Now we bet you've never seen this before, a finger being shoved into a table saw.
At least we hope you aren't one of those unlucky 10.
We know the machine stopped, and we know nobody got hurt, but we got to say it.
Ouch! It felt a little like a buzz or a tickle almost.
You're talking about your finger in a table saw, and you're talking about a buzz and a tickle.
NARRATOR: We've done a lot of bizarre things in our lab, but, somehow, this demonstration of a man's faith in technology is one of the coolest.
That was unbelievable thing to do, and you've proven your point.
[Click] NARRATOR: The dance has long been a social custom, a means to meet and romance others, even a way to amuse bored bystanders.
But cue up some sweet riffs, and dancing exposes its raw underpinnings to Newtonian physics.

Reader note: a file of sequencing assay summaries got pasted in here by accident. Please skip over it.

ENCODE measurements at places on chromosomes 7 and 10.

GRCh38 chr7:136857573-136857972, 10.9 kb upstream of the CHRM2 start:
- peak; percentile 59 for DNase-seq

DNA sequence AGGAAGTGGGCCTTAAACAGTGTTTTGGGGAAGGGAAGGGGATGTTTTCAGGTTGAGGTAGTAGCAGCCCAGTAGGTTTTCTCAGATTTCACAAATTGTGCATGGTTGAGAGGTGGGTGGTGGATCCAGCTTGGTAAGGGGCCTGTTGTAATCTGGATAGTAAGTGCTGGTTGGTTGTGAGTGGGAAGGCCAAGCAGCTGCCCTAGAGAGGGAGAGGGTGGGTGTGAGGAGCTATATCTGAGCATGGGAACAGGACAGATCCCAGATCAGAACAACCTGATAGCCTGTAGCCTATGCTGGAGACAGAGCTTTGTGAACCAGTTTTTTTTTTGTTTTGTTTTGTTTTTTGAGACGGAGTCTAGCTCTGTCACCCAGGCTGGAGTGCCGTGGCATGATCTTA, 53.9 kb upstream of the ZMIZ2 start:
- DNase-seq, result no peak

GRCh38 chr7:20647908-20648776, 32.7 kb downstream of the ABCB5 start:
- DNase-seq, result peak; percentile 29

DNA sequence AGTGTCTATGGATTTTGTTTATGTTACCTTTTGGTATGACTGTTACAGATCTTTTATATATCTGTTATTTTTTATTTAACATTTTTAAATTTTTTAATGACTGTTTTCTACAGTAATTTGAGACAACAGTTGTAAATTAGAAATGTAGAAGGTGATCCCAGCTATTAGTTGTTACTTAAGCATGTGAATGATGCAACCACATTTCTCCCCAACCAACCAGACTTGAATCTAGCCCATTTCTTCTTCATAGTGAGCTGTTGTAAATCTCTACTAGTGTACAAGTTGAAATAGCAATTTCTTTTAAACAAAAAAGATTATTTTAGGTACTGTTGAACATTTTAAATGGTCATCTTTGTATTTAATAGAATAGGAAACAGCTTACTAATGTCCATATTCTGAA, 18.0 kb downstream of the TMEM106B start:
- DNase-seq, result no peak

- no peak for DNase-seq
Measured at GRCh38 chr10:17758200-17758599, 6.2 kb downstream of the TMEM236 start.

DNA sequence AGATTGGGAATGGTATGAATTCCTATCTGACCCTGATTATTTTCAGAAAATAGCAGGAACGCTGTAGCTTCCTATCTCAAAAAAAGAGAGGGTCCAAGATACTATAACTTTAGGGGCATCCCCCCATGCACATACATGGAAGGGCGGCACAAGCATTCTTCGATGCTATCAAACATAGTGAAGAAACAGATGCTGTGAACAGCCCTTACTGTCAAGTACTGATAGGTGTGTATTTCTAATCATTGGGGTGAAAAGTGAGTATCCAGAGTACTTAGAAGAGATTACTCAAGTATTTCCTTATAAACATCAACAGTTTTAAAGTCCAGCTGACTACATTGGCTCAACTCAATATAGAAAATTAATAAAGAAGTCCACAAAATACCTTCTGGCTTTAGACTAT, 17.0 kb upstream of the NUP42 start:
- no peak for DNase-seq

Enough, it seems, to make even the science types rock out.
[Rapping] ♫ Boom-boom, boom-boom ♫ ♫ Boom-boom, boom-boom, ahh ♫ NARRATOR: So, "Time Warp" felt obliged to turn the corridors of science -- our lab -- into a dance hall with a couple of b-boys.
Jonathan, a.
"Excel," and Tony, a.
"TBA," leave no head, back, leg, shoulder, or other body part unturned.
Totally sick.
NARRATOR: Now Jeff, a.
, uh, Jeff, helps turn light fun into hard science.
LIEBERMAN: It's really interesting.
From a physics perspective, this is an amazingly complicated process.
And the way that you build up speed here is by pumping yourself up and down.
So you give yourself this gravitational potential energy, and then you let it fall in a non-centered way to rotate you faster.
Right in the center of your mass is what they, you know, call the center of mass, and that thing is always staying there, and you're all spinning around that.
That's what keeps you stable.
NARRATOR: Note how Jonathan's center steadies his fluid movement, like a planet in sync with the satellites around it.
That's amazing.
Tony, it's your turn.
NARRATOR: Tony's body looks as if he's being spun in high winds, yet he's in perfect control of his movements.
Legs, hands, and torso flowing together as one.